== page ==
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Wednesday, November 20, 2019

U.S. SC hears arguments in lawsuit over cross-state air pollution regulations

By Jessica M. Karmasek | Dec 10, 2013


WASHINGTON (Legal Newsline) -- The U.S. Supreme Court is set to hear oral arguments in a lawsuit challenging air pollution standards Tuesday.

EPA, et al. v. EME Homer City, et al. and American Lung Assn., et al. v. EME Homer City, et al. both were scheduled for argument, according to the court's website. The two cases have been consolidated into one 90-minute hearing.

Last month, West Virginia Attorney General Patrick Morrisey led a bipartisan group of nine state attorneys general in filing an amicus, or friend-of-the-court, brief with the nation's high court.

The attorneys general argue the federal Environmental Protection Agency exceeded its authority under the federal Clean Air Act when it promulgated a rule in 2011 announcing new air pollution cuts and imposing federal implementation plans on states.

The brief argues the CAA requires the EPA to give states an opportunity to decide how to meet new air pollution standards.

West Virginia was joined in the brief by the attorneys general of Arizona, Arkansas, Kentucky, Missouri, Montana, North Dakota, South Dakota and Wyoming.

The brief supports 15 other states, as well as industry groups and labor organizations, who sued the EPA on the same issue in 2011.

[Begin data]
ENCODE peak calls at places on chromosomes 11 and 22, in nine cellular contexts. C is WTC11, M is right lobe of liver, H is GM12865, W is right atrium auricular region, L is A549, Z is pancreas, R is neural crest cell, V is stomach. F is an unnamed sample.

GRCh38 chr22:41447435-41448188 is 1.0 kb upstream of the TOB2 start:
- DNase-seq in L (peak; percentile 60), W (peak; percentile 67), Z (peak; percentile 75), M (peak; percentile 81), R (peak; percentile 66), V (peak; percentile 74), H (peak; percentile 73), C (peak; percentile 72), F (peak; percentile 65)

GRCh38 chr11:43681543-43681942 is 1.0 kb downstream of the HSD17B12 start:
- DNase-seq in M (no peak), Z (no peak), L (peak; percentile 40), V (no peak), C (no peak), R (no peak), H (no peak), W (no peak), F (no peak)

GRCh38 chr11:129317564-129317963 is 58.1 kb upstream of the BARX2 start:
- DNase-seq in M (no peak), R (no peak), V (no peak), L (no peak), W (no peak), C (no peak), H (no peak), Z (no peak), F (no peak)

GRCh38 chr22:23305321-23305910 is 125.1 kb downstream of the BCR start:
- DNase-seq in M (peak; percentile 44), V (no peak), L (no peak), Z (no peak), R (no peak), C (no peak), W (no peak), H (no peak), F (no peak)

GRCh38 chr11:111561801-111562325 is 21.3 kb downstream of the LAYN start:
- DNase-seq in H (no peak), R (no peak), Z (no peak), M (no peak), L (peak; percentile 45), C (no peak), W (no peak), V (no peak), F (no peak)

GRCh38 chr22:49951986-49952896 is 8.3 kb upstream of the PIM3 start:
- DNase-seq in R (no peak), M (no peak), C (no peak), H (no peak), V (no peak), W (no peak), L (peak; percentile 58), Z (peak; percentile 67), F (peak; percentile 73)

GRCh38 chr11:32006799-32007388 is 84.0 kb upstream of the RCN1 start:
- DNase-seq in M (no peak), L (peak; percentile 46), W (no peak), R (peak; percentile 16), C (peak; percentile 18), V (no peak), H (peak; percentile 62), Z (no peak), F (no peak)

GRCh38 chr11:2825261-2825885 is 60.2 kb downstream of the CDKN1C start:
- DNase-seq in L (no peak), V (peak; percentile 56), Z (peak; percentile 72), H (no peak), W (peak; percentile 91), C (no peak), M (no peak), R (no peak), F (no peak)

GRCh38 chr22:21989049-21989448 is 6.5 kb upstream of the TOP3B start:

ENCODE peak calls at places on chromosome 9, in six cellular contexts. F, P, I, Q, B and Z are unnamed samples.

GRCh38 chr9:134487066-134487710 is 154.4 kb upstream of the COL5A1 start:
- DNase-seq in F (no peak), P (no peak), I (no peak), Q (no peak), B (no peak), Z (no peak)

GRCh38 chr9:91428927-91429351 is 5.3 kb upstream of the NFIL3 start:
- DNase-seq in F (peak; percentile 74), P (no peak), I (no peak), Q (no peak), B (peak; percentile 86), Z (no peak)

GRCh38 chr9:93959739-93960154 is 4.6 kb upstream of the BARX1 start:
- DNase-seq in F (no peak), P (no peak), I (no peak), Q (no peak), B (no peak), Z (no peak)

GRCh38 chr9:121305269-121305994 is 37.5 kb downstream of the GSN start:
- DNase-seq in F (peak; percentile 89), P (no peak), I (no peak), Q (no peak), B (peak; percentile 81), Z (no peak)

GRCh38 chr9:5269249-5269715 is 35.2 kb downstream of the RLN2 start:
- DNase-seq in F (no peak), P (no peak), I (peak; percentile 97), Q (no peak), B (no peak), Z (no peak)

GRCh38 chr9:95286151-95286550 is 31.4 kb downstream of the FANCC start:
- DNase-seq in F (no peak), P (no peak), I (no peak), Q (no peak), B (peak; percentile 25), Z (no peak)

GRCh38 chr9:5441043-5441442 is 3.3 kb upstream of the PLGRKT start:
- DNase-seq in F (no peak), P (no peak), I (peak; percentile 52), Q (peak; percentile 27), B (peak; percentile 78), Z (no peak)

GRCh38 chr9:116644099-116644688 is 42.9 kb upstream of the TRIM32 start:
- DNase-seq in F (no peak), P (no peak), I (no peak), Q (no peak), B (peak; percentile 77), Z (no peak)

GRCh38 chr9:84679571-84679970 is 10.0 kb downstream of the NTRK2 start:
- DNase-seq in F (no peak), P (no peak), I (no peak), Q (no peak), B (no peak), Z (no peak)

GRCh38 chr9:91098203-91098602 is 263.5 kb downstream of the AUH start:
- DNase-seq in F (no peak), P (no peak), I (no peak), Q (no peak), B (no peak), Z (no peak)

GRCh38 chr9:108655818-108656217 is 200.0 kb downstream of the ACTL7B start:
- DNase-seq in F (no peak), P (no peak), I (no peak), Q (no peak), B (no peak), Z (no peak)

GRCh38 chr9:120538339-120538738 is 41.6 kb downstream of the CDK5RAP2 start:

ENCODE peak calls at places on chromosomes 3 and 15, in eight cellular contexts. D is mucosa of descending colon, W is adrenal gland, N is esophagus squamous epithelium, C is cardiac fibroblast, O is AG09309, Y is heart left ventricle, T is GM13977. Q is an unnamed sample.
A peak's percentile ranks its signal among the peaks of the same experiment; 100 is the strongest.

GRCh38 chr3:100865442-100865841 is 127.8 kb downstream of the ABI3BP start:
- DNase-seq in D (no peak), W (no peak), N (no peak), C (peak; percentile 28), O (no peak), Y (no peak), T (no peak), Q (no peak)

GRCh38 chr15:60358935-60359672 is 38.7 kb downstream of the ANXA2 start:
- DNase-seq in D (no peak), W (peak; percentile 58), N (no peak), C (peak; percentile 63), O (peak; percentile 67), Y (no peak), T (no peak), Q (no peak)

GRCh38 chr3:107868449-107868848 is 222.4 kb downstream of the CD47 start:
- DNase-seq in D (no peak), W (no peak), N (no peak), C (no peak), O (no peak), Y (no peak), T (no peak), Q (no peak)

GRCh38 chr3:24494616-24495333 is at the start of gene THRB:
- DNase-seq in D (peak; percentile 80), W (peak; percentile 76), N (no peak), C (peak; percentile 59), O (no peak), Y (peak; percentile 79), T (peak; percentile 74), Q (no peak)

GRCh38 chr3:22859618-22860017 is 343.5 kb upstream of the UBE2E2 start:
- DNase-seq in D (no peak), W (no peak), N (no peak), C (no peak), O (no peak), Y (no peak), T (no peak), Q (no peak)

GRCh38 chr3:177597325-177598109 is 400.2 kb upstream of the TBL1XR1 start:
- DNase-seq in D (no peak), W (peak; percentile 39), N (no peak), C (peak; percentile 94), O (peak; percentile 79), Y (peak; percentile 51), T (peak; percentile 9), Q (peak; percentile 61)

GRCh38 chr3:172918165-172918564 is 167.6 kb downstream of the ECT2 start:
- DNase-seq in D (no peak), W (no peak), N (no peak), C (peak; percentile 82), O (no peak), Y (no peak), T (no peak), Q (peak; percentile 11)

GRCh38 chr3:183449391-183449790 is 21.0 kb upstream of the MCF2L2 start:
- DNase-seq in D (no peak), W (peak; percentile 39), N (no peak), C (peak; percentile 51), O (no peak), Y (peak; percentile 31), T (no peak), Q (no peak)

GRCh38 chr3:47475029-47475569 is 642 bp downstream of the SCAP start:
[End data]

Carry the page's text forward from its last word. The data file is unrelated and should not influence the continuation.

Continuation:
In August 2012, the U.S. Court of Appeals for the District of Columbia Circuit struck down the regulation, saying it "exceeds the agency's statutory authority."

The Supreme Court agreed to review the Transport Rule earlier this year.

"Our office is very concerned that this rule, if allowed to stand, will place an undue burden on states, as well as the energy exploration companies that fuel our nation and our economy," Morrisey said in a statement late Monday.

"We will be watching the outcome of these arguments very carefully."

Morrisey said states cannot allow the EPA and the Obama administration to overstep the law and force a set of one-size-fits-all rules on them.

"They need to know that these rules have a real-life impact on the lives of thousands of West Virginians who either work in the energy sector or will have to pay higher power bills," the attorney general said.

A decision is expected by June.

From Legal Newsline: Reach Jessica Karmasek by email at

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U.S. Environmental Protection Agency (EPA)U.S. Supreme Court